With the publication of the new findings, the IPA has published revised ratings for a number of projects such as the Department for Work and Pensions' (DWP's) long delayed flagship welfare reform programme, Universal Credit.  Rated at amber for a second year in a row, the delivery of Universal Credit was said to be "on track", with approval now given for the project’s outline business case and a full business case expected to be published by the Autumn.

“Universal Credit is now available in every Jobcentre and local authority across Great Britain and commenced transition to the full Universal Credit service for all claimant types as planned in May 2016,” said a breakdown of the findings provided by the IPA.

“From December 2016, 44 jobcentre areas will deliver the full service. The programme is currently planning for the scaling up in July and October.   All Critical Milestones continue to be delivered on time.”

According to the IPA, the migration off of legacy benefits and onto the single Universal Credit system is scheduled to be completed in March 2022.

Defra UnITy programme – Amber/Red

The IPA has said the rating is the result of a number of risks viewed as being normal for a project of UnITy's complexity and size, with one clear concern relating to the closure of a Defra data centre.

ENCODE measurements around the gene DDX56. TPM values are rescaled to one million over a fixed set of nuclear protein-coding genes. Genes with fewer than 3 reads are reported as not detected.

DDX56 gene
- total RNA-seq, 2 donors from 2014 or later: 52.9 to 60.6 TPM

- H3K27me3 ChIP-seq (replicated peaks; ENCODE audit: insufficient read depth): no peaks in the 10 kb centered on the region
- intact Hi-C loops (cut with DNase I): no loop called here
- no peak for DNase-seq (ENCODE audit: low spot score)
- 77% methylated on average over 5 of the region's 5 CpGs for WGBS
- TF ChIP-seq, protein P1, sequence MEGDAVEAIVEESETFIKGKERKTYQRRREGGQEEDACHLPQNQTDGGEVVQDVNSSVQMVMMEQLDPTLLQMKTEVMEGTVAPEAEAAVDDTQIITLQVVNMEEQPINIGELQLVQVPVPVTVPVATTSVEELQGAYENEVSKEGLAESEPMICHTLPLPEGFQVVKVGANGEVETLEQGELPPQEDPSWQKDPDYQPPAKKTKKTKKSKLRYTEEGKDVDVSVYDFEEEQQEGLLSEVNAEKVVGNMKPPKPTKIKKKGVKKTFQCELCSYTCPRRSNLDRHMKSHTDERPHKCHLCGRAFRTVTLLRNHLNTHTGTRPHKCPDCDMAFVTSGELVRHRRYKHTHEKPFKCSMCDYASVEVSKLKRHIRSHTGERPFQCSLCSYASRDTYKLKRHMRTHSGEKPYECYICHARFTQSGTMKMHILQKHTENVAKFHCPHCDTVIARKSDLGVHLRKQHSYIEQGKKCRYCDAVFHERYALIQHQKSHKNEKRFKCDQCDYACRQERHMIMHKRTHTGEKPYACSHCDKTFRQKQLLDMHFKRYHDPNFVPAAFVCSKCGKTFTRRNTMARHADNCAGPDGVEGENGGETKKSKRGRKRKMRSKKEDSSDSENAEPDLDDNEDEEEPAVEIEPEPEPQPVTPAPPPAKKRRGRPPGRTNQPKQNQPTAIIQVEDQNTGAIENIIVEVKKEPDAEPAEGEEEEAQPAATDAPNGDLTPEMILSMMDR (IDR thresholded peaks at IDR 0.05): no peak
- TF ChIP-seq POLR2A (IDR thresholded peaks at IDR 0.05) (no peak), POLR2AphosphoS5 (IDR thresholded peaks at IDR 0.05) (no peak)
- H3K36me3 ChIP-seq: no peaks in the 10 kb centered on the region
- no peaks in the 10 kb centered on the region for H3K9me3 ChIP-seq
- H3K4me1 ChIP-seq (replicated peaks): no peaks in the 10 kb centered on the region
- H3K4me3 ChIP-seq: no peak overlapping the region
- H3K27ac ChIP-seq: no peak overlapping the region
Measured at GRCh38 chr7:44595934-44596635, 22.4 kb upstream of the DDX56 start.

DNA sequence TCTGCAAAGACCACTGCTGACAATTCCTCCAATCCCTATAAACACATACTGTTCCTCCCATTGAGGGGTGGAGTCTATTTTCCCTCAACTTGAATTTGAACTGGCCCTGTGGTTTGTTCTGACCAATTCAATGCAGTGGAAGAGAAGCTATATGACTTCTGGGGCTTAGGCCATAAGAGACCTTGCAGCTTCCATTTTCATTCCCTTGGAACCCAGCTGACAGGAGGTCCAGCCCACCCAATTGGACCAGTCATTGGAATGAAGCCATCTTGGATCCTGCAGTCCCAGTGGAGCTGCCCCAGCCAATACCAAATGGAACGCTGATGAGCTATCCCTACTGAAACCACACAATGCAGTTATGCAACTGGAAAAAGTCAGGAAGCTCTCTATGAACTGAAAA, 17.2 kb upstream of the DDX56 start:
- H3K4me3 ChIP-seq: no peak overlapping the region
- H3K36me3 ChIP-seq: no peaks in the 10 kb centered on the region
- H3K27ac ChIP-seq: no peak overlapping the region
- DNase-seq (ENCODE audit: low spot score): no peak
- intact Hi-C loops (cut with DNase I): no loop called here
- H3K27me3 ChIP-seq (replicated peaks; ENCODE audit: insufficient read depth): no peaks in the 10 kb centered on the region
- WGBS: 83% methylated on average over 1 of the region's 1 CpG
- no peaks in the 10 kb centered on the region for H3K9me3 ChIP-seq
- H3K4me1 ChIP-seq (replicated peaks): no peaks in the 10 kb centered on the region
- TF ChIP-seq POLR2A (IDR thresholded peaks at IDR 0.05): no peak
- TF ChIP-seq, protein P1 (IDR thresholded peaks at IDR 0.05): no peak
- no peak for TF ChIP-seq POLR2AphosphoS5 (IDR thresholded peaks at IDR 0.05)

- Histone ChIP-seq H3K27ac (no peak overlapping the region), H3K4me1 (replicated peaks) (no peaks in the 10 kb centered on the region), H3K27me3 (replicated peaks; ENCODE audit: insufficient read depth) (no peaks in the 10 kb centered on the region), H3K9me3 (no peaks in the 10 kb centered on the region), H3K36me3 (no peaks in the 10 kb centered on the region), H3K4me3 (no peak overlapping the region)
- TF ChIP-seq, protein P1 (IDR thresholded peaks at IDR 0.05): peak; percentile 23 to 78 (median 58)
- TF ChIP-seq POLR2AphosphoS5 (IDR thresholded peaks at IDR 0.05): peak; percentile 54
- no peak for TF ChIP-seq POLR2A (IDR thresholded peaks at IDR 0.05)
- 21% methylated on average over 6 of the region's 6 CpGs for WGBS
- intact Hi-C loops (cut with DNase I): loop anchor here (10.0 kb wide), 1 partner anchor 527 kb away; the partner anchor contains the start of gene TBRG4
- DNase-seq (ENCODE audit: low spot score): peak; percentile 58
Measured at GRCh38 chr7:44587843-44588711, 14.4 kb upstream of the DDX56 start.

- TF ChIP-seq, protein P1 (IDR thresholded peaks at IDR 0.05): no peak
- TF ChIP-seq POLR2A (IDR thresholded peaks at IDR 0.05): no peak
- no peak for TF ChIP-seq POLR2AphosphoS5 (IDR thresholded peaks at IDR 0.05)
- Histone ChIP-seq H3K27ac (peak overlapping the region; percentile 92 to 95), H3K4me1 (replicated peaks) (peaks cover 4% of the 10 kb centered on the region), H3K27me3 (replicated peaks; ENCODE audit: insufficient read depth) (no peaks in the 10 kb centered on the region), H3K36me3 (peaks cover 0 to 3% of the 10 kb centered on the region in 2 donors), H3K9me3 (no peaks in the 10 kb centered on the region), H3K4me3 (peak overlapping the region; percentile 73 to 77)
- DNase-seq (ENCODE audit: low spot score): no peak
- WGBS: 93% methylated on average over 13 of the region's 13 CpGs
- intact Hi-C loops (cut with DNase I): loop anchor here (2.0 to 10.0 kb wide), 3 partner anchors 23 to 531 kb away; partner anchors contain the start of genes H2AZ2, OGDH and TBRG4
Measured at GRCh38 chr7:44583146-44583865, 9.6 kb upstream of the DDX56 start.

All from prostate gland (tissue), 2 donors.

While the project’s rating is unchanged from the previous year, the report concluded that “significant progress” has been made since September 2016 and main risks are now mitigated.

“A new data centre for Defra has been built in Crown Hosting and migration of services has commenced, supported by Crown Hosting and IBM,” said the findings.

HMCTS Reform – Amber/Red

Rated Amber/Red for the last four years, the programme to modernise services provided to courts users was still undergoing further detailed planning to ensure delivery within an extended delivery plan that was changed to six years from the four previously scheduled.

“A dashboard of critical success measures to track progress is currently under development,” the report noted.

GOV.UK Verify – Amber/Green

According to the IPA, Whitehall’s in-house identity assurance platform, expected to be used by different departments and public sector organisations, was rated Green in terms of technical delivery, yet given an Amber rating with regard to the government’s ability to adopt the technology.

“The programme has developed a targeted commercial plan to rapidly increase adoption and user volumes in 2017/18. This includes providing a new lower level of identity assurance to support departments’ needs,” said the findings.

Emergency Services Mobile Communications Programme (ESMCP) - Amber

Retaining the same rating for the last three years, the report noted the ongoing complexity of the government’s efforts to implement the Emergency Services Network (ESN).  This will replace existing mobile communication service used by the three emergency services.

The IPA said that ESMCP switchover impacted a broad community of stakeholders and users at a time of significant restructuring among traditional commercial technology providers working with the emergency services.

“The Full Business Case (FBC) received cross government approval in November and the programme successfully awarded contracts on the main procurements on 8 December 2015,” said the project authority. “The programme has now moved into the mobilisation phase. Kellogg Brown and Root (KBR) and EE have both met some of their deliverables and have been issued with Milestone Achievement Certificates for Effective Dates (ED) + 5 and 8 months.”